Made in Pakistan, a documentary that gives a glimpse into the thinking of modern day Pakistanis, was the only film from across the border which was screened in the 11th Mumbai Film Festival.
"This is a futuristic or revolutionary film that could portray where new-gen Pakistanis wish to see themselves in near future," Nasir Khan, director of the movie, told IANS in an interview.
This film seeks to find out if Pakistanis themselves care to live in peace and if they are able to decide the direction of their own future. It shows how four independent characters of the movie are taking their strides to fulfil their dreams unbound by their customs.
"I made this film to show Pakistan through the eyes of Pakistanis," he said.
Asked if they faced any hazards while shooting the film, producer Adil Sher said: "There wasn't any political intervention, though we had to face problem in arranging for the funds and finally we had to land up in self-finance."
The film is about the new-gen Pakistanis, who account for around 40 per cent of the population and who have no medium available to express it.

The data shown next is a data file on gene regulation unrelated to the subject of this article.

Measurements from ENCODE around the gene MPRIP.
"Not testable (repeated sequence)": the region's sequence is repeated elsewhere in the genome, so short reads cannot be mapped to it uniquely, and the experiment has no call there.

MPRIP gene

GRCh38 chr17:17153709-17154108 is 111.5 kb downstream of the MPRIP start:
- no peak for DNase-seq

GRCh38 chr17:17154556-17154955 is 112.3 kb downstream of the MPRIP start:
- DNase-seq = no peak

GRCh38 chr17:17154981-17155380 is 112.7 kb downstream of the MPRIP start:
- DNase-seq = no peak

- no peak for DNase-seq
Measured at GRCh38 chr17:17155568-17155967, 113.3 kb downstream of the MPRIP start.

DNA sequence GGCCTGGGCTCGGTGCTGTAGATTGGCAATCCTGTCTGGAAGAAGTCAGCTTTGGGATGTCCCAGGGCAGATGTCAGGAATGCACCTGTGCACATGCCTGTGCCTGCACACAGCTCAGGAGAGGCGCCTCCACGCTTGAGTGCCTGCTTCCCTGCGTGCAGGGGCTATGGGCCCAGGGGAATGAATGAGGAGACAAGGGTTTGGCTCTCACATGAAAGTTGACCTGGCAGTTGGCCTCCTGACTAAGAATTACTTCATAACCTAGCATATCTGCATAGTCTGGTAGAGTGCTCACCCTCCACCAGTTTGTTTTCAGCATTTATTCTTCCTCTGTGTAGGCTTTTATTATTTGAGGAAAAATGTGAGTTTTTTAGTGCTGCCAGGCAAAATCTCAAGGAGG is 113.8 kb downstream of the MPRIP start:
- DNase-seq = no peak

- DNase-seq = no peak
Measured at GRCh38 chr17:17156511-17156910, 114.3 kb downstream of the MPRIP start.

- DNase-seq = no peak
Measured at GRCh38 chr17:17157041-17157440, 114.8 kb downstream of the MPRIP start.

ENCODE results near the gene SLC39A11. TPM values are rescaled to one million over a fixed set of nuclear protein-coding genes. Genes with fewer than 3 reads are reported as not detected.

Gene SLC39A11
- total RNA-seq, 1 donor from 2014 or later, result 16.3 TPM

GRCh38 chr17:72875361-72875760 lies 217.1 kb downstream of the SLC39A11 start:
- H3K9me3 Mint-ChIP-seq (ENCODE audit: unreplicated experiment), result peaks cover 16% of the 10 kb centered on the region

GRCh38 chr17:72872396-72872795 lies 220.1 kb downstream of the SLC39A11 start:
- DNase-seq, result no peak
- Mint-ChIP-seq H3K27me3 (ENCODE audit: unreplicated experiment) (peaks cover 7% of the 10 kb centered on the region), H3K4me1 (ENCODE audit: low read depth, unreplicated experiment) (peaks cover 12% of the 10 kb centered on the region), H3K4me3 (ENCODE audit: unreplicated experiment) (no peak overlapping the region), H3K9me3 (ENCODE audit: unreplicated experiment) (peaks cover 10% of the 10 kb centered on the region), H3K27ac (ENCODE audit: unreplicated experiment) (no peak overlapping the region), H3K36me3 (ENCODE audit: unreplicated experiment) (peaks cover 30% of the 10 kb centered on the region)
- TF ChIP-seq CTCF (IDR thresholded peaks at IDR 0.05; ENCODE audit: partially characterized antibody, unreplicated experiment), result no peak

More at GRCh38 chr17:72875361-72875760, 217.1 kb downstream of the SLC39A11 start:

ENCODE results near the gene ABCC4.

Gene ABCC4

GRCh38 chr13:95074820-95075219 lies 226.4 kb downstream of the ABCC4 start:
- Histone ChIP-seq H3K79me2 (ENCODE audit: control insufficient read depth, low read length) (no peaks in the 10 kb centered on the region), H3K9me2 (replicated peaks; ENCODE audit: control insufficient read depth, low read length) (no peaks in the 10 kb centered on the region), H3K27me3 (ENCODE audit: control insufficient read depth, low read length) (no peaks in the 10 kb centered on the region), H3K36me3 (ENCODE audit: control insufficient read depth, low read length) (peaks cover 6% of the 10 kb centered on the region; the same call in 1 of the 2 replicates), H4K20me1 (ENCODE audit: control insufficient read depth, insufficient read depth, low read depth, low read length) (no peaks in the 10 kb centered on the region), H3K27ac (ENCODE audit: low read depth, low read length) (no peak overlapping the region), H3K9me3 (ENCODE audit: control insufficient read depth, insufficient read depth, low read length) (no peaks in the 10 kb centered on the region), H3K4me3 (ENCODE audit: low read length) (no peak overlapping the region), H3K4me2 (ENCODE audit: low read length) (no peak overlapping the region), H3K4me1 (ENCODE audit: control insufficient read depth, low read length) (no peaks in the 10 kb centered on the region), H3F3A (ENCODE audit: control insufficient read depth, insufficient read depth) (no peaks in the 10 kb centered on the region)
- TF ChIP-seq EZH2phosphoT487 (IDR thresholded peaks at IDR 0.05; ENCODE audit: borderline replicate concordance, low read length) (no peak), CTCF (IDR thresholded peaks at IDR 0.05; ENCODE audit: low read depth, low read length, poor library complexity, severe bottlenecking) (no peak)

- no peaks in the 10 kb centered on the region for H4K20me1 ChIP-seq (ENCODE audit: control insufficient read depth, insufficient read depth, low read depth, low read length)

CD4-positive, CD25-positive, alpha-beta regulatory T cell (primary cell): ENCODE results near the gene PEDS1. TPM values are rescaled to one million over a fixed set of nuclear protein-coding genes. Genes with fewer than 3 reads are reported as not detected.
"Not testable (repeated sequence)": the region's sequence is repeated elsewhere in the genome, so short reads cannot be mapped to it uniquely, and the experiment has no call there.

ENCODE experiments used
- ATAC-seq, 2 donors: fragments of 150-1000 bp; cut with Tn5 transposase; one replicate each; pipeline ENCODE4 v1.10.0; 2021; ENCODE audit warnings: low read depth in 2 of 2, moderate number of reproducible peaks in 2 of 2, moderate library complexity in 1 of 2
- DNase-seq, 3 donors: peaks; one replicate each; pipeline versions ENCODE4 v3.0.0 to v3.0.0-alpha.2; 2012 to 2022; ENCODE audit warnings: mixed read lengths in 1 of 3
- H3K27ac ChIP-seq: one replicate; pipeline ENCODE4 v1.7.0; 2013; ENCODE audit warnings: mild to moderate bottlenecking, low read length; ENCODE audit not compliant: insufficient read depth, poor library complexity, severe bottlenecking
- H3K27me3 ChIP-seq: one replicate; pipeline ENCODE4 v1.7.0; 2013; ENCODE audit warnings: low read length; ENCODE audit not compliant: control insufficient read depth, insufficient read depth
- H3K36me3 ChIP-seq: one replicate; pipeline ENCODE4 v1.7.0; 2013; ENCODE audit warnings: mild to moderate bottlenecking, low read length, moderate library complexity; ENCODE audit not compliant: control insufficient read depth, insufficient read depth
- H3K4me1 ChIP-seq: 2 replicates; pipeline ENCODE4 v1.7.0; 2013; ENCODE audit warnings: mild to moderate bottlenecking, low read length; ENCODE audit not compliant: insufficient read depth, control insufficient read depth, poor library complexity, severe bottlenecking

"Youths in Pakistan think the same way one thinks in India or other parts of the wold, but they hardly get a chance to exploit their liberty. I took the initiative, you can say," said Khan.
"Made in Pakistan" even showcases the stiking contrast between one's belief about Muslim girls and their reality through the characters Tara and Rabia -- the former is an actor and event manager and latter is a Chief editor of a monthly English magazine.
"These characters were very important because I wanted to show the world that the girls are not a commodity in Pakistan and they are also making a good life there," said Adil Sher.
A graduate from McGill University in Canada, Khan's initiation into the world of television was at World Affairs TV Production in Montreal where he wrote and produced TV shows.
All characters selected for his documentary film are people from different walks of life and they made their debut in acting in this film.
"None of them are actors by profession but they agreed to do the film as all were eager to show the new face of Pakistan," said Sher.
The film has already garnered the audience choice award in South Asian International Film Festival 2009.
When asked if he wished to do a film in India, he said: "I am just waiting for an opportunity."